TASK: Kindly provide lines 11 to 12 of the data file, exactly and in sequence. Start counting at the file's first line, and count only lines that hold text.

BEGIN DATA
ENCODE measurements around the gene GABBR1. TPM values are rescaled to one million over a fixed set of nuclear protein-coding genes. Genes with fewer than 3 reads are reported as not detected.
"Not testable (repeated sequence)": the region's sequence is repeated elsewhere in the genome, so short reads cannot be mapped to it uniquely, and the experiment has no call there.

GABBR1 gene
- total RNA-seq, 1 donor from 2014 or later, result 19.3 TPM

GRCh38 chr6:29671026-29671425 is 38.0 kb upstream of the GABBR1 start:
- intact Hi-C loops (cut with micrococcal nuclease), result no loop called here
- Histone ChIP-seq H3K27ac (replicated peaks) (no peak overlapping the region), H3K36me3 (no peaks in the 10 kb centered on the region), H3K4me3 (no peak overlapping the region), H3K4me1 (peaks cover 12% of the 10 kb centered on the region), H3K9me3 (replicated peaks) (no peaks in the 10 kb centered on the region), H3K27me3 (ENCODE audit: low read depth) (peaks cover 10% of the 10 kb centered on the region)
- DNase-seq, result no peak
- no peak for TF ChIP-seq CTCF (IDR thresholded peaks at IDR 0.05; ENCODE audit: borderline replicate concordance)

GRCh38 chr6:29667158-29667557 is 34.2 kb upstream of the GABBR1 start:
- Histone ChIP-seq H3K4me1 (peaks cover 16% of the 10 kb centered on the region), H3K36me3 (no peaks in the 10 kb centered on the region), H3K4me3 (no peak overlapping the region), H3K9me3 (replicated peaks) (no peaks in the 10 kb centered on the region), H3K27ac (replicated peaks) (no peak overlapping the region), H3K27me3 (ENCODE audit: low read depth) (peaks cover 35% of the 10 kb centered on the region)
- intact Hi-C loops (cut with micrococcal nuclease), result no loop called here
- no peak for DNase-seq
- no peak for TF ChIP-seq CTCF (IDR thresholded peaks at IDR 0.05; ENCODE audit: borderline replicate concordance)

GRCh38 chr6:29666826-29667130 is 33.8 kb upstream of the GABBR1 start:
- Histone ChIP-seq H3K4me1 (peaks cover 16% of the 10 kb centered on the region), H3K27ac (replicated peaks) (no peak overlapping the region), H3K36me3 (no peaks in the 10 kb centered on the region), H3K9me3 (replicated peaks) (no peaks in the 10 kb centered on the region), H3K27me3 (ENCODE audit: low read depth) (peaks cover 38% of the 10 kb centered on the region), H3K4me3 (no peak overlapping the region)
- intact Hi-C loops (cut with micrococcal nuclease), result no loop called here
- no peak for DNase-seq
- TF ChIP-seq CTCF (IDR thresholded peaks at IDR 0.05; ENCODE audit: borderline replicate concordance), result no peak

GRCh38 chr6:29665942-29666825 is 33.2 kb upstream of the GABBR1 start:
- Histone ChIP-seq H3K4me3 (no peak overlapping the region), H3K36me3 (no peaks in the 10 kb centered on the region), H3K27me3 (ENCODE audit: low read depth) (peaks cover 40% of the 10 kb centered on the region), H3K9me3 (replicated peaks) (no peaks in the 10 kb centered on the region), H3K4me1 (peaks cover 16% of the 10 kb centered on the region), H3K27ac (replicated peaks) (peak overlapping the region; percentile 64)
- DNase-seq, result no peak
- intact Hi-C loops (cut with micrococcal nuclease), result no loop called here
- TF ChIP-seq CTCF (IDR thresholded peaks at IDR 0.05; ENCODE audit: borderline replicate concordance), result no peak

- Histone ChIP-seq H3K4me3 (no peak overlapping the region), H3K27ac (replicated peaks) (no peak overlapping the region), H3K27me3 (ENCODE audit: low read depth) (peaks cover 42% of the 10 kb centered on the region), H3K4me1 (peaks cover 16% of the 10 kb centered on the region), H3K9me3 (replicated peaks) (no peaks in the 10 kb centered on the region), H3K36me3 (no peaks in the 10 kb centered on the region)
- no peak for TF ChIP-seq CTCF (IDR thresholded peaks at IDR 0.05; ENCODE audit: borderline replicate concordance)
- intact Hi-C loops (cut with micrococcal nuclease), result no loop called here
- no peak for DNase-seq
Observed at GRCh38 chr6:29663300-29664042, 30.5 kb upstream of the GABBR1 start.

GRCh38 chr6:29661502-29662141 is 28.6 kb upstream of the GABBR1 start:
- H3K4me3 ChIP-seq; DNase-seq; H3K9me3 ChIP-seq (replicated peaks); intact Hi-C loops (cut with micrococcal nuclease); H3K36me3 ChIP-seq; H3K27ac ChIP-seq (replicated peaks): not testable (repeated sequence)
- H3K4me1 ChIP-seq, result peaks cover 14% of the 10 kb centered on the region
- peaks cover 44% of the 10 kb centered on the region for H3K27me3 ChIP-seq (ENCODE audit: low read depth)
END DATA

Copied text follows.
- Histone ChIP-seq H3K4me1 (peaks cover 16% of the 10 kb centered on the region), H3K36me3 (no peaks in the 10 kb centered on the region), H3K4me3 (no peak overlapping the region), H3K9me3 (replicated peaks) (no peaks in the 10 kb centered on the region), H3K27ac (replicated peaks) (no peak overlapping the region), H3K27me3 (ENCODE audit: low read depth) (peaks cover 35% of the 10 kb centered on the region)
- intact Hi-C loops (cut with micrococcal nuclease), result no loop called here